If you’re not looking for a hole in the market, where do you start? When David is searching for investments, he’s not going off of what ideas he has, he’s looking at where change is happening in the market.

"Forget about the product; forget about your ideas. Think about what's shifting in the world," he said.

Drift came about because David and his co-founder saw a massive change happening around messaging. The technology had been around awhile with companies like AOL, ICQ, and IRC developing solo and group chat products. But then, smartphones became a thing, and messaging technology went from a small-but-growing user base to billions. And with the growth in users came a huge spike in development.

"I actually like when there's a commodities market because that means that there's demand already in the world," he explained. David looks for where demand overlaps with a paradigm shift, like you see around messaging. When this happens, he explained, the market has to get bigger to match the new demand, and solutions built before the paradigm shift are probably out-of-date.

He knew the paradigm shift would impact the B2B sphere, as well. "So how will that affect business? We had no idea … but you can't have a paradigm shift like that happen and it not affect business."

They decided to figure it out.

How Drift Entered the Commoditized Messaging Market and Found its Product-Market Fit

"[The paradigm shift] is not technology driven, it's user-behavior driven, which is what you want." With messaging technology already in place, there were no huge technology breakthroughs. The breakthrough was the fast mass adoption of the technology and how users were changing the way they used it.

For instance, users went from standalone desktop messaging apps to internal chats in Facebook and Google to standalone mobile apps. So to take advantage of the high-demand market, you have to know how to follow the trends. David and his co-founder Elias Torres did this through experimentation.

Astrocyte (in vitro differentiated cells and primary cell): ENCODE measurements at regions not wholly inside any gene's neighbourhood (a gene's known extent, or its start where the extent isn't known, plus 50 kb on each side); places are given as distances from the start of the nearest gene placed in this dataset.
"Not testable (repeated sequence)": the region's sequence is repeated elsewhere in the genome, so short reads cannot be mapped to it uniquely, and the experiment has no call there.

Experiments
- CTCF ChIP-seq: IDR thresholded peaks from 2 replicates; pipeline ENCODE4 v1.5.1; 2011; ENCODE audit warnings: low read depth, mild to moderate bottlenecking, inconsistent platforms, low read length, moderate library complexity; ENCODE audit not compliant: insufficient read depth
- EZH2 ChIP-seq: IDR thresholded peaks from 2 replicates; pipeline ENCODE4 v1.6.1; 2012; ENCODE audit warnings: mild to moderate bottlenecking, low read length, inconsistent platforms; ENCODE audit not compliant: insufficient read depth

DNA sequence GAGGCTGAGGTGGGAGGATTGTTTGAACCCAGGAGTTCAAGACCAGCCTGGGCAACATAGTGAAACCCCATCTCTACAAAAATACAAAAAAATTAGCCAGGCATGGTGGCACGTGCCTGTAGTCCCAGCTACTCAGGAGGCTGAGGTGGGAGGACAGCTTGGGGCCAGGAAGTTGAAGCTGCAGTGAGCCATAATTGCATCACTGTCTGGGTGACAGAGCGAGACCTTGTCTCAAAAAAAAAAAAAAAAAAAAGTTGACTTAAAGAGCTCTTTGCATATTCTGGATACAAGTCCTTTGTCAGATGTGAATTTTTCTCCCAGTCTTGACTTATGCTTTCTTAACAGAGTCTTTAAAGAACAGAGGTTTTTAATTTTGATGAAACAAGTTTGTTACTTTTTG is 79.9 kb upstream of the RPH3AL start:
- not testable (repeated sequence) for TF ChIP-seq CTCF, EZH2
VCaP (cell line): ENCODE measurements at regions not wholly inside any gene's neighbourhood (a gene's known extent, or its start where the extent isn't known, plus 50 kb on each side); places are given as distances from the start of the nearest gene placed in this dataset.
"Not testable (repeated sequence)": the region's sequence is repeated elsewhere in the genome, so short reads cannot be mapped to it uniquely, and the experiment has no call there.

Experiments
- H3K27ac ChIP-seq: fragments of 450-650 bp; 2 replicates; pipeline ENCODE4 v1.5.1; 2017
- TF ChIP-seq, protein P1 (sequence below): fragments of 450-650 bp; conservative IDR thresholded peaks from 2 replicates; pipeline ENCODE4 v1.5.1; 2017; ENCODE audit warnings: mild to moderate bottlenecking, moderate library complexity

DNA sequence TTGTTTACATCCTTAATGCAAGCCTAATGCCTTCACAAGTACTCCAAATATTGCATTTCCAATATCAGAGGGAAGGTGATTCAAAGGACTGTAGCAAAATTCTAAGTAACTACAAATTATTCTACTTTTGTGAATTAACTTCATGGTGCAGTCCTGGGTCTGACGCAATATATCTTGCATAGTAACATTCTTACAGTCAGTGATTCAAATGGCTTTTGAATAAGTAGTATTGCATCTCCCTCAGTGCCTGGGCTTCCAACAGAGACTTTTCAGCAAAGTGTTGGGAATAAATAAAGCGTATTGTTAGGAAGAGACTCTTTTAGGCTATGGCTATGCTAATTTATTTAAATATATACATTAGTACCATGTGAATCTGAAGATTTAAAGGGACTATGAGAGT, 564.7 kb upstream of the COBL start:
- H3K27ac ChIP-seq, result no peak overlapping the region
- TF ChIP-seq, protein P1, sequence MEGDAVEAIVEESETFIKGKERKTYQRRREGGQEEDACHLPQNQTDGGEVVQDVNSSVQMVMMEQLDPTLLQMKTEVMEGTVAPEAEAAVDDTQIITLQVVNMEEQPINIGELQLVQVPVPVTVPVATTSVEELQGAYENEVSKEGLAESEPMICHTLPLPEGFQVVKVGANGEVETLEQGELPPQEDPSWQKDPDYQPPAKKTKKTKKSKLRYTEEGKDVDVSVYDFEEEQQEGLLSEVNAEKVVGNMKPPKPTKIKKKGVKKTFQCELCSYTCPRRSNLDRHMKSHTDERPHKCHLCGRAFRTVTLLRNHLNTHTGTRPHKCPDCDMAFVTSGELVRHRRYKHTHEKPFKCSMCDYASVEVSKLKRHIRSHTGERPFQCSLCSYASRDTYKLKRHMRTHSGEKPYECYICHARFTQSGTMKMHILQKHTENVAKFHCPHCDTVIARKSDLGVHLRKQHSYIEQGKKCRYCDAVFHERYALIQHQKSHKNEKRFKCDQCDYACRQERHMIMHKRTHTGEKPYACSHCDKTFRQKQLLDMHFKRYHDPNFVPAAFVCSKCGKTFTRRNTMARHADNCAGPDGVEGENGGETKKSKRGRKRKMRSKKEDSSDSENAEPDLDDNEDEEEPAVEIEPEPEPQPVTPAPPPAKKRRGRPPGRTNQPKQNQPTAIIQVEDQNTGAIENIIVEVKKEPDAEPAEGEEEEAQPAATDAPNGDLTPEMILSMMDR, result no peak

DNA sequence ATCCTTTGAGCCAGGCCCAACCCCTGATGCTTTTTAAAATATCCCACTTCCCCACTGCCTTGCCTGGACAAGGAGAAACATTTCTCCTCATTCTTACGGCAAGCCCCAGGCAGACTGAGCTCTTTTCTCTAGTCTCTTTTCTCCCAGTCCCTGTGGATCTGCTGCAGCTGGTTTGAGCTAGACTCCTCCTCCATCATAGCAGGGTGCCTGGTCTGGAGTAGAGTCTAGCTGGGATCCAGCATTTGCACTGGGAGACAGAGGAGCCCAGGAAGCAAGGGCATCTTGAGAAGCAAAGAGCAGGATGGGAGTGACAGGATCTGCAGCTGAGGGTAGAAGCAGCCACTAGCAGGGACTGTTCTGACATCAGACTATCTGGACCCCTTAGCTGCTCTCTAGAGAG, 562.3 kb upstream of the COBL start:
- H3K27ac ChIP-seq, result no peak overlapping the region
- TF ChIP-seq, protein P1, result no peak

When they founded their new company, they didn’t have a product in place. Their goal was simply to experiment with how this growth around messaging solutions could be used in the B2B market.

For a year, they tried out different products to see which had the biggest buy-in. They went through two iterations of products that used communication tools built around objects, such as annotated text and video files (which now exists in products like Dropbox), and then, annotated images. Their third time around, they developed what Drift is today: a suite of messaging solutions.

"When we surveyed people … it wasn’t the visual thing that mattered, it was the communication. So, both [annotated file and image tools], although they don't seem anything related to what Drift is today, there is like a strict line in my mind of how those things went. We were just trying to find the right entry point into the market."

David with his co-founder, Elias Torres

How David Cancel Wins on Brand: Strategic Marketing Channels and User Feedback

Where your product fits into the market is the first step in establishing brand. You have to know what your users want in order to know how you want to make them feel which, according to David, is the foundation of company and product branding.

"When someone says Drift, what is that picture that you have in your head, whether it's software or… some blog post we wrote, it doesn't matter what it was, but what's that feeling?"

To build the Drift brand, Cancel and his team invested in channels where they were able to interact and get feedback from their target customers. They thought it was important for their customers to get to know the team behind the software. They invested early on in content marketing to help educate their customers and share their perspectives around how sales and marketing were changing. Then after their blog became popular, they looked for other channels where they could connect directly with their customers: podcasting and video.

Most companies don’t invest in brand activities because they’re hard to measure